Common Public Contracting Construction ClaimsPublic Works Resource
July 9, 2012 — 1,325 views
Public contracting can be a risky expenditure if investors and builders do not complete a project in a desired manner, and sometimes a customer can sue for a breach of contract or unsatisfactory scope of work. If this occurs, industry professionals should be aware of the most common construction claims and how to deal with a case involving them.
The following is a list of the claims most frequently encountered by those in public contracting.
When suggesting a construction plan and outlining a contract, builders often specify an estimated completion date that must be met. However, outside factors can sometimes cause a contractor to miss this date, and these may be addressed in a delay claim.
The language of a delay claim can sometimes be confusing. Basically, the claim refers to either the length of time by which a construction project has been extended or the work that has not been performed due to unexpected changes (such as the sudden sickness of an essential worker).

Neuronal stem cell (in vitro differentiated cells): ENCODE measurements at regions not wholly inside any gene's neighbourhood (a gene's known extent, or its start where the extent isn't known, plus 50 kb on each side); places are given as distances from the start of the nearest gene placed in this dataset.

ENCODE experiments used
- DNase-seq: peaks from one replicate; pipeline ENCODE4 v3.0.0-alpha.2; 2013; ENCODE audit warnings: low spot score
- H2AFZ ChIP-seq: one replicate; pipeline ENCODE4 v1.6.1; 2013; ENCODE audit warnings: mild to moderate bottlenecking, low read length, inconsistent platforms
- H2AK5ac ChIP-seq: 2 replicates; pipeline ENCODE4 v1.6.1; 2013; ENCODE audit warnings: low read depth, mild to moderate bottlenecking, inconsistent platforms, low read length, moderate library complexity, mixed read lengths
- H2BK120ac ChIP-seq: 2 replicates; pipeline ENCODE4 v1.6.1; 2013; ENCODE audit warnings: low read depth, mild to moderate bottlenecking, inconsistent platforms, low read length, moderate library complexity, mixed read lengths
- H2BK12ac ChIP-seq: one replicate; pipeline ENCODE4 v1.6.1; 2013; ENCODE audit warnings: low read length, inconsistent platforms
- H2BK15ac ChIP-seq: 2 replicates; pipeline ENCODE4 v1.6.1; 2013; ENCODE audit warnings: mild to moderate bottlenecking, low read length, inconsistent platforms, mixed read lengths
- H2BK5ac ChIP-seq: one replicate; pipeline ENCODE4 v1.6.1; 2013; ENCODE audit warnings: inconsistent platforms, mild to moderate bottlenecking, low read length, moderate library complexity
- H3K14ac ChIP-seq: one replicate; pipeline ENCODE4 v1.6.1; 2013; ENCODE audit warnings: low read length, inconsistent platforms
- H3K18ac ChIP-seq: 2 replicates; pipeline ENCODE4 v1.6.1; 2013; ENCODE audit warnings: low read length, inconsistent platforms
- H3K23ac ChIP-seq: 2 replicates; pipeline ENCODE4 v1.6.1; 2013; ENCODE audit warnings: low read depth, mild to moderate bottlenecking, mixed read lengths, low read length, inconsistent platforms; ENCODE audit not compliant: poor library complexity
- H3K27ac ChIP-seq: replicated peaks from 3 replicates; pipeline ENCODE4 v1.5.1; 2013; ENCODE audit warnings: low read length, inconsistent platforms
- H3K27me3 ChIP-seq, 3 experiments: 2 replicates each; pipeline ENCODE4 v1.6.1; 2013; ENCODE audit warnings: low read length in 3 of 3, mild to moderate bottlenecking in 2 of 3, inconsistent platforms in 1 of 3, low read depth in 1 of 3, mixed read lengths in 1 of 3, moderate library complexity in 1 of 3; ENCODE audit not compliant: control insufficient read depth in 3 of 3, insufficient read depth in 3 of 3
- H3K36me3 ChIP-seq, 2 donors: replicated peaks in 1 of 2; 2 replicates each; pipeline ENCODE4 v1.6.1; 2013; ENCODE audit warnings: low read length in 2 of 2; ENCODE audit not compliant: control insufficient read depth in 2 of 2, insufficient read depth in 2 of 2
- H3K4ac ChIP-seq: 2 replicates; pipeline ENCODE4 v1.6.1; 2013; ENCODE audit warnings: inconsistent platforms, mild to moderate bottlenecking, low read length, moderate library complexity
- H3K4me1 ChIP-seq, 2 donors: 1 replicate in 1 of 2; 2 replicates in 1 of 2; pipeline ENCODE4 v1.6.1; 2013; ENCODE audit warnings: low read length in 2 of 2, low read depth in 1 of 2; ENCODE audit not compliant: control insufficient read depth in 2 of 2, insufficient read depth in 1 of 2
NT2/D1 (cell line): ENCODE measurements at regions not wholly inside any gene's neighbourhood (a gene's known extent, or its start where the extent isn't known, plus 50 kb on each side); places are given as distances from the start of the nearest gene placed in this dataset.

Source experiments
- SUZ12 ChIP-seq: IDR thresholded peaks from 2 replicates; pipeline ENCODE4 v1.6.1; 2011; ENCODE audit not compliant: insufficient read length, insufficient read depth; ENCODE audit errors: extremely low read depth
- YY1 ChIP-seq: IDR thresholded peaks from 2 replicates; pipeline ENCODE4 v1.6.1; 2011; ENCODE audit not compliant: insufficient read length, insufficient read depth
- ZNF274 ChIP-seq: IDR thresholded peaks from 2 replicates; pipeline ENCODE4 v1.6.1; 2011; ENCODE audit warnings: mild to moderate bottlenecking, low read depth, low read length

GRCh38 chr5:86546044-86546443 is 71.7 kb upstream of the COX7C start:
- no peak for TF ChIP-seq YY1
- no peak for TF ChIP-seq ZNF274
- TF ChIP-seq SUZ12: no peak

Plaintiffs must be able to prove that the original time frame stipulated by a construction contract was surpassed before prosecution can begin. The best defense is to provide dated receipts and images as evidence that a project did indeed meet its time constraints. Contractors should always remember to document their work, as a delay claim is one of the most common citations in construction cases.
Scope of Work
This claim refers explicitly to the cost associated with a construction project. At the beginning, a contractor estimates the cost of supplies, labor and additional work, and establishes a budget that is not to be surpassed. If the scope of work gets out of hand, costs can skyrocket, and a customer might be forced to pay much more than anticipated in order to complete a project.
Contractors in this kind of dispute should be ready to prove that the additional costs were necessary and unavoidable. For example, if the price of lumber shoots up exponentially the week before a supplier purchased it, a contractor cannot be held responsible.
The condition of a build site is of monumental importance. In states like New York, strict environmental laws require a clean and safe site, while private customers might be hurt by carelessly placed tools and items. To avoid this claim, make sure construction tools and garbage are safely stowed and clearly mark potentially hazardous areas.